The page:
We're not going to fault you for not staying on top of this week's news. We're only here to help.
The International Criminal Court ruled on Thursday that South Africa’s decision to not arrest Sudanese President Omar al-Bashir―wanted on genocide charges―when he visited the country in 2015 constituted a breach in ICC responsibilities. The incident, and overarching criticism of ICC bias against African nations, led South African President Jacob Zuma to initially withdraw from the court. A judicial ruling in his country reversed the “unconstitutional” move, though Zuma is now seeking to rack up the approval of local lawmakers.
Benghazi, Libya’s second-largest city, has been reportedly “liberated” from the violent hold of Islamist forces that occupied parts of the city for the past couple of years. The news has been met divisively by locals. Though most locals are glad to have the fighting brought to a halt, many remain worried that the Libyan National Army (LNA)―the group responsible for stopping the Islamist forces―will bring with them further instability in the region. The eastern-based LNA, along with numerous other smaller factions, has been embroiled in a seemingly unending three-year conflict with Libya’s UN-backed government in Tripoli.
A border dispute concerning a strategically important sliver of land situated at the junction of China, India and Bhutan has evolved into a potentially destabilizing standoff between the three nations. China initiated the impasse three weeks ago when it sent a column of its troops into the remote area. Indian authorities have not accepted China’s tenuous, historically-based claims and criticized Beijing for breaking the territory’s undefined status quo. Rhetoric has escalated in recent days, but analysts do not expect any larger conflict to arise between the two Asian powers.
North Korea successfully tested an intercontinental ballistic missile on Tuesday that reportedly has the potential to reach Alaska. In response, the U.S. vowed to prevent any future escalation of North Korea’s nuclear program and reasserted their commitment to the defense of the region as a whole. The U.S. Ambassador to the United Nations Nikki Haley further warned that Washington is ready to go its own way in dealing with North Korea if China does not lend their full support to forthcoming U.N. sanctions on Pyongyang’s nuclear build-up capabilities.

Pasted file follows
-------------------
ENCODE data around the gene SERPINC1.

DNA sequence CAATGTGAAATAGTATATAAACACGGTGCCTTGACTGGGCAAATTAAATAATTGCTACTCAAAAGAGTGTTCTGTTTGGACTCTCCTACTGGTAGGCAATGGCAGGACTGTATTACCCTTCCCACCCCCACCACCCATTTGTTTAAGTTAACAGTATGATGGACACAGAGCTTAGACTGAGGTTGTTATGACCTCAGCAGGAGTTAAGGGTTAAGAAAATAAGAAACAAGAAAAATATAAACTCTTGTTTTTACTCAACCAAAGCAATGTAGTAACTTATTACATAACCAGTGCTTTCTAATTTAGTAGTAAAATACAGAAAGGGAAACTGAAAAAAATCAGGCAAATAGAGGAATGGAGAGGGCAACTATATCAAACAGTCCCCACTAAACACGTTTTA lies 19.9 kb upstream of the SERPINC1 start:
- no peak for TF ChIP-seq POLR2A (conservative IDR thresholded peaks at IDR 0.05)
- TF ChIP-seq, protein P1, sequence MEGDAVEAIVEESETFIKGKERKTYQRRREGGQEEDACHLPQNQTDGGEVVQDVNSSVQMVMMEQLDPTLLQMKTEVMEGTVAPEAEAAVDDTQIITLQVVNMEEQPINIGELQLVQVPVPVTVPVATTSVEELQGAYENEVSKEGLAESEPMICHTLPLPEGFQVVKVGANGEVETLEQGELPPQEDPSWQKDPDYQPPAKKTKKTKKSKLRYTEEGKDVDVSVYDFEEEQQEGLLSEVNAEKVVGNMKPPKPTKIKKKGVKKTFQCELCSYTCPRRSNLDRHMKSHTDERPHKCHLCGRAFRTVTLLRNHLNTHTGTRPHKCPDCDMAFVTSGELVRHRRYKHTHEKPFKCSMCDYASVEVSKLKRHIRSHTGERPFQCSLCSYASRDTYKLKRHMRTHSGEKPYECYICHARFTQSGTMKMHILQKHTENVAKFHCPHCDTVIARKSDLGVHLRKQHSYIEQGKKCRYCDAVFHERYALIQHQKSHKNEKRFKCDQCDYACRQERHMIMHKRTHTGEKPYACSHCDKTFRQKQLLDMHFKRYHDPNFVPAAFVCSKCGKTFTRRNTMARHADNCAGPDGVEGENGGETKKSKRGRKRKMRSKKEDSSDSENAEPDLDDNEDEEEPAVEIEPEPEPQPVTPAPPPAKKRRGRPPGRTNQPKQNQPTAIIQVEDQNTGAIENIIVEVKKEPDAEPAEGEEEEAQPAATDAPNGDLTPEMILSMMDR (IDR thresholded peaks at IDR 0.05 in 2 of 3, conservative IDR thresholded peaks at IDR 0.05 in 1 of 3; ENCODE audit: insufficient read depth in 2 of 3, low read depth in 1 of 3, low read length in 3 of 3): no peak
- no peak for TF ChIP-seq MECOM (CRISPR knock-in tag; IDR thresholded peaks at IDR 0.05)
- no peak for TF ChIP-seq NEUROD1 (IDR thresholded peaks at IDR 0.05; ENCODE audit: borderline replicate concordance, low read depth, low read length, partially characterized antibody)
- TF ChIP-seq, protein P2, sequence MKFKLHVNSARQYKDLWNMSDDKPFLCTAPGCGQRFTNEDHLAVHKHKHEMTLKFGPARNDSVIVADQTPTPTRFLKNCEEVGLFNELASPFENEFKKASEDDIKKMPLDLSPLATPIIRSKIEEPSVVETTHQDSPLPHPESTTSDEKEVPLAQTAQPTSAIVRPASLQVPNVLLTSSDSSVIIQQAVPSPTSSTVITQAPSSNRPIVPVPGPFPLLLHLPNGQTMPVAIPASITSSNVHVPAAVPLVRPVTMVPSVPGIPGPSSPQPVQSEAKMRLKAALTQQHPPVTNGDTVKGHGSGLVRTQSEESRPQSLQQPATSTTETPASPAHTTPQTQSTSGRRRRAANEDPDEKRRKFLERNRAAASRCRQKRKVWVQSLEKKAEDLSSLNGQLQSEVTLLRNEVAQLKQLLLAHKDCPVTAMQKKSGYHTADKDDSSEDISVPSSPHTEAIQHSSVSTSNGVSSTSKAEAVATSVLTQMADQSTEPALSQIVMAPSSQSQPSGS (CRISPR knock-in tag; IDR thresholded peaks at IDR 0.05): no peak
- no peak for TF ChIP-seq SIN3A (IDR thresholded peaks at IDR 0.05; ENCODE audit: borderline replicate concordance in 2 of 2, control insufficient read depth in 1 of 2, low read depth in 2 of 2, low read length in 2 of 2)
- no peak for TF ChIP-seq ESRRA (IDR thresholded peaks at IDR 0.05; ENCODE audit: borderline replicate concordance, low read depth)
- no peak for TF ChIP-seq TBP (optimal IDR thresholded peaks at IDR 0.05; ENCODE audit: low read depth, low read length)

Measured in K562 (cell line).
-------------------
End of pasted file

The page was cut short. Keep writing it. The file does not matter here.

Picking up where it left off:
The European Union laid out a far-reaching trade agreement with Japan on Thursday, in what could become the biggest bilateral trade partnership struck by the 28-member bloc. Although negotiations are still in progress, the landmark deal, which would encompass nearly a quarter of the global economy, would serve as a noteworthy rebuke of U.S. President Donald Trump’s protectionist, “America First” foreign policy. Experts say that as Europe and Japan, both stalwart American allies, forge stronger ties between themselves, the influence of the U.S. might be seriously diminished. That being said, if last year’s trade deal with Canada is any indication, the ratification process in Europe for the agreement could face significant obstacles.
U.S. President Donald Trump commenced his four-day trip to Europe this week; his first stop― Poland. Trump delivered a powerful speech in Krasinski Square in Warsaw, where he portrayed the West as threatened by external forces that can only be combatted by international solidarity and the resilience of citizens.
The G20 Summit is taking place in Hamburg on July 7-8. The first meeting between Trump and Putin has taken place, with high expectations of the relationship that will emerge between the two leaders. The talks, so far, have been dominated by the subject of international trade and climate change. Significant protests, however, have marred the conference, leading to the involvement of the German police. Though the majority of protests have been peaceful,a radical group of protesters has set fire to cars and broken shop windows.